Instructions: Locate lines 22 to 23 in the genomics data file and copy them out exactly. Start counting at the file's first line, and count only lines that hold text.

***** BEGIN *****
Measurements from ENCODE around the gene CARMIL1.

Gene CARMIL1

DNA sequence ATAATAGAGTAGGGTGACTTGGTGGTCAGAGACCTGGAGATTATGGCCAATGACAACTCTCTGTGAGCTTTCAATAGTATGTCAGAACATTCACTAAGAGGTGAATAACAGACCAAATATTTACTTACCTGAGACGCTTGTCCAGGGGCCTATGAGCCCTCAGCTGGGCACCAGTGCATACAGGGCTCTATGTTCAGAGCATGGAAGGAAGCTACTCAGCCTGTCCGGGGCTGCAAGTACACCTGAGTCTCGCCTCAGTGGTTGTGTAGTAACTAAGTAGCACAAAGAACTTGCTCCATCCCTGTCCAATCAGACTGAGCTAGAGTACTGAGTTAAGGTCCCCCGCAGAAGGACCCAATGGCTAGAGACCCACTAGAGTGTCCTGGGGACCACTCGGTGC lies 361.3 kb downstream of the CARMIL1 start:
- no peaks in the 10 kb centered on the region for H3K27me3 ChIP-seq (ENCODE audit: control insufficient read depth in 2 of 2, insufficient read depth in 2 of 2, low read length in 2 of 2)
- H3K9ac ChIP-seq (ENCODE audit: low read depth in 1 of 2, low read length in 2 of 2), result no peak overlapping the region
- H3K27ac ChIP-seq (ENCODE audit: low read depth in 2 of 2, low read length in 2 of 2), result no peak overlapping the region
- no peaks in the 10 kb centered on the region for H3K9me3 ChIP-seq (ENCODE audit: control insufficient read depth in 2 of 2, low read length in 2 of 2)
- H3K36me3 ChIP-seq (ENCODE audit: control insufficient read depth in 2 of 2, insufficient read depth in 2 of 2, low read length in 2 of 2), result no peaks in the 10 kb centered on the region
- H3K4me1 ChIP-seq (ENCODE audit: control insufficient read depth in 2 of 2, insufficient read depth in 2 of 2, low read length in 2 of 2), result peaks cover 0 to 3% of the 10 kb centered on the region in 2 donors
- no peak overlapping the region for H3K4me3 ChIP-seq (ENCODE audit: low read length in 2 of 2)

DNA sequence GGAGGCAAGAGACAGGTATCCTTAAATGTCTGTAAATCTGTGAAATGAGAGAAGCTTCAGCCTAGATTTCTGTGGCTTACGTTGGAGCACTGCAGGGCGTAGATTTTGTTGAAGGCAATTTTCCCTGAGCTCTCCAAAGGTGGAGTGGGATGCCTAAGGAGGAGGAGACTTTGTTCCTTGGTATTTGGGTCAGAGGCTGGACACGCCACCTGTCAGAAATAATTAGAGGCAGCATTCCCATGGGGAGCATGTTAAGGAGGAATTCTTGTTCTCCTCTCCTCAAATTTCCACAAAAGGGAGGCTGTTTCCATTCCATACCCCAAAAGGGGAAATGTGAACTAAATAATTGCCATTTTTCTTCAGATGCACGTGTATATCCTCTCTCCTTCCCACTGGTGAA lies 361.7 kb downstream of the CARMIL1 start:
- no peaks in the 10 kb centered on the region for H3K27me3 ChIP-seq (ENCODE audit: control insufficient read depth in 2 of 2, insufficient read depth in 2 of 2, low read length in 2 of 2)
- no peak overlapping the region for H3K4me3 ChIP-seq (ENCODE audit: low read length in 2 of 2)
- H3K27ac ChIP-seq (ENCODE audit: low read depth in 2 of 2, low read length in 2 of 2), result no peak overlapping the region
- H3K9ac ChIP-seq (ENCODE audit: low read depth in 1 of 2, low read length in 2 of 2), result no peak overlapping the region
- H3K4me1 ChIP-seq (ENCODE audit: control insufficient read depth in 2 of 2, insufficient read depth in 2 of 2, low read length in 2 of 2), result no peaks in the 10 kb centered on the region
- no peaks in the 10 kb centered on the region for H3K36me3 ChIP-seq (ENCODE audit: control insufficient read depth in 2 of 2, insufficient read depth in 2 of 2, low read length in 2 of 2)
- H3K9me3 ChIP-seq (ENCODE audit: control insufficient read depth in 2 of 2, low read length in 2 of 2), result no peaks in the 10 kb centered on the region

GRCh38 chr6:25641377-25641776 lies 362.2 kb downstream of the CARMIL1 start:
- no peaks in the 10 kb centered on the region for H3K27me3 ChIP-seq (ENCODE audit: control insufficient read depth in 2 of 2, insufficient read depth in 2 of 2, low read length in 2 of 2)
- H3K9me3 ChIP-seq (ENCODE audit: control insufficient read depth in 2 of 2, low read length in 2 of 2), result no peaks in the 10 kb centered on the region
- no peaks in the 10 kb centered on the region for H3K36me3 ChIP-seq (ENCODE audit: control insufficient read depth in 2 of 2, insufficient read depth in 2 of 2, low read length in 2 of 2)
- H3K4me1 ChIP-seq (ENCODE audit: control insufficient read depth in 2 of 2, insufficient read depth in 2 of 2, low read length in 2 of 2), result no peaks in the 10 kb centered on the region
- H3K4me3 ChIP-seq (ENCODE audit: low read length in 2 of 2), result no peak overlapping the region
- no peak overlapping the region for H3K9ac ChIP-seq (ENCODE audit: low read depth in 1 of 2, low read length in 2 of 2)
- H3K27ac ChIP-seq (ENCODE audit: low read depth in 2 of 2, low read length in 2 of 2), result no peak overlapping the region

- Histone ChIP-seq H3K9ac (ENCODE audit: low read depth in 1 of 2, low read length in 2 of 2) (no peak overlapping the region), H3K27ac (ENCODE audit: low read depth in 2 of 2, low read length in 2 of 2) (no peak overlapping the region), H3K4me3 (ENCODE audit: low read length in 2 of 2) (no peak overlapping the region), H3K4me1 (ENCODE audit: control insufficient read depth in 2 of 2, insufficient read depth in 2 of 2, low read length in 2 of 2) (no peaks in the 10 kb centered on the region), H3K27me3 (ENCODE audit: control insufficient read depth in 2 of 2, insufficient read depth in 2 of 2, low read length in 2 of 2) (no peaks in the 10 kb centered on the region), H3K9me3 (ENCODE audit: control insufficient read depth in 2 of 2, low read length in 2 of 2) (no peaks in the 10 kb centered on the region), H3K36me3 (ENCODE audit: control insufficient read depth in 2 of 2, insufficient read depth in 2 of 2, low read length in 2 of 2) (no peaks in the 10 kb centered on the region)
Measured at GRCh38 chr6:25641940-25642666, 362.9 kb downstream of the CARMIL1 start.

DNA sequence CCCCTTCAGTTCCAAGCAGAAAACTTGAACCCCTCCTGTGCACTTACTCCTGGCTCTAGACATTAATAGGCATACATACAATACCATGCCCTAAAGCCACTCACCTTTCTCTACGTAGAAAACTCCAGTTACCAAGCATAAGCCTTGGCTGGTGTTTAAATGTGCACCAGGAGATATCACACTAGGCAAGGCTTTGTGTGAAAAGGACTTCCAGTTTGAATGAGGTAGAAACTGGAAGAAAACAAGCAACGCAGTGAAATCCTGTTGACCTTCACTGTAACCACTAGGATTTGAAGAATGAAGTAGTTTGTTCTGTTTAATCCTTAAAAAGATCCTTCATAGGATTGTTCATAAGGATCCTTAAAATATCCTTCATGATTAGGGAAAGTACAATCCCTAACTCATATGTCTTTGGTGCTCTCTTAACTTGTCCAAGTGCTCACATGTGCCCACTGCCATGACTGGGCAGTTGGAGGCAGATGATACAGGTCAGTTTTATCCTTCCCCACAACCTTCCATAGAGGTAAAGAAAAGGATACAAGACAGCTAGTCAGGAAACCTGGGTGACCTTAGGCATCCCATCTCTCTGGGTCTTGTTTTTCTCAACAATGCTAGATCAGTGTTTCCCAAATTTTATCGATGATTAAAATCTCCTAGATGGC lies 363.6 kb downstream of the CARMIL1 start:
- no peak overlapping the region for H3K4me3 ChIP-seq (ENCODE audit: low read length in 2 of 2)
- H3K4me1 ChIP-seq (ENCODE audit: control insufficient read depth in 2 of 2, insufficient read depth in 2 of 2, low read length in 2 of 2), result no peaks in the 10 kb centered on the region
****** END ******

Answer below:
- no peaks in the 10 kb centered on the region for H3K36me3 ChIP-seq (ENCODE audit: control insufficient read depth in 2 of 2, insufficient read depth in 2 of 2, low read length in 2 of 2)
- H3K4me1 ChIP-seq (ENCODE audit: control insufficient read depth in 2 of 2, insufficient read depth in 2 of 2, low read length in 2 of 2), result no peaks in the 10 kb centered on the region